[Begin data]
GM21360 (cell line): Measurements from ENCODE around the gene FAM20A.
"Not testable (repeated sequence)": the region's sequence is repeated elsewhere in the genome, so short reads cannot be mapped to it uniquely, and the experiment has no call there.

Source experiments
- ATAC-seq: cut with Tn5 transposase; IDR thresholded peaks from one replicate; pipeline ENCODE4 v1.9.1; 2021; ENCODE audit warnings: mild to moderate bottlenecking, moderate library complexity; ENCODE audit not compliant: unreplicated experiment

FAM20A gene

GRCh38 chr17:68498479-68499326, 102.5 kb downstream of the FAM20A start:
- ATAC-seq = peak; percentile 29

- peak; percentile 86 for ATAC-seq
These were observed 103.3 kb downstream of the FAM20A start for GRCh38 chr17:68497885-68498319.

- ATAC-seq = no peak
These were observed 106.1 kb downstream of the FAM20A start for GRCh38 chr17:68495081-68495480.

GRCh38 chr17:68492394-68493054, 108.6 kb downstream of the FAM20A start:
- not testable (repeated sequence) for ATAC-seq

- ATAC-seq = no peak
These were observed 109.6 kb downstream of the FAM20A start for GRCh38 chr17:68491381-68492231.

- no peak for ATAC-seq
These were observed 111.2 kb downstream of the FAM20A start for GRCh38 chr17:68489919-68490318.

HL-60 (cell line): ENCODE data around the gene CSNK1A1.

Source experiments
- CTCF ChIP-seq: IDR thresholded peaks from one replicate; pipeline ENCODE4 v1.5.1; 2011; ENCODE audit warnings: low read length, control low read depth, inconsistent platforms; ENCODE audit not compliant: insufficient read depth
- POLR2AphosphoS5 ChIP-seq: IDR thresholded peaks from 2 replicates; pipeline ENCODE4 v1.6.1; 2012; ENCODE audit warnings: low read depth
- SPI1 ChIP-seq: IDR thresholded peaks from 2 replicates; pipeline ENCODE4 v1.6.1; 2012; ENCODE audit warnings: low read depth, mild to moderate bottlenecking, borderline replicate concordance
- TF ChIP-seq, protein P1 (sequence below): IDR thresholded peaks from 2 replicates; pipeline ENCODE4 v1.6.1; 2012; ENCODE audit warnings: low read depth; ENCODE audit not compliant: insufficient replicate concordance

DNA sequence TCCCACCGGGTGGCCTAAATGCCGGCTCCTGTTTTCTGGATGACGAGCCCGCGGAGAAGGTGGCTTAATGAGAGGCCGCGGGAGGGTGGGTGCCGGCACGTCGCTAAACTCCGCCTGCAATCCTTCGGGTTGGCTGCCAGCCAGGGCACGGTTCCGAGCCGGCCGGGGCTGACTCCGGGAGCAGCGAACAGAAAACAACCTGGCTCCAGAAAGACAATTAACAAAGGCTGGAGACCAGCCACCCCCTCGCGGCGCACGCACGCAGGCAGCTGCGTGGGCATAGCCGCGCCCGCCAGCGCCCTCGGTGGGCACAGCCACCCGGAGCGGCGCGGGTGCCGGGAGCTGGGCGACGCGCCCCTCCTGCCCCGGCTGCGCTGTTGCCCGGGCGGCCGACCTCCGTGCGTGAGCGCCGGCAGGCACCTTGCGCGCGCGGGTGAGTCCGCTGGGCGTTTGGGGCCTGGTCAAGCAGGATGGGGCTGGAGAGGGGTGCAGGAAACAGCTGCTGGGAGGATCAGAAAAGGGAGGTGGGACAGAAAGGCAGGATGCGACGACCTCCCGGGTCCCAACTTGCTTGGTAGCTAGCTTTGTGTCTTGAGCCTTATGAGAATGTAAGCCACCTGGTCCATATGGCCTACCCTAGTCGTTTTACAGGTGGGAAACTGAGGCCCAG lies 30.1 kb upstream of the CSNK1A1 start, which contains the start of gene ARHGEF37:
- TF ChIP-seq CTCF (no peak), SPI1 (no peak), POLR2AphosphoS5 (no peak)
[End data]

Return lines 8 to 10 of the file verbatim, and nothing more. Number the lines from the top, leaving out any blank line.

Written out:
- peak; percentile 86 for ATAC-seq
These were observed 103.3 kb downstream of the FAM20A start for GRCh38 chr17:68497885-68498319.

- ATAC-seq = no peak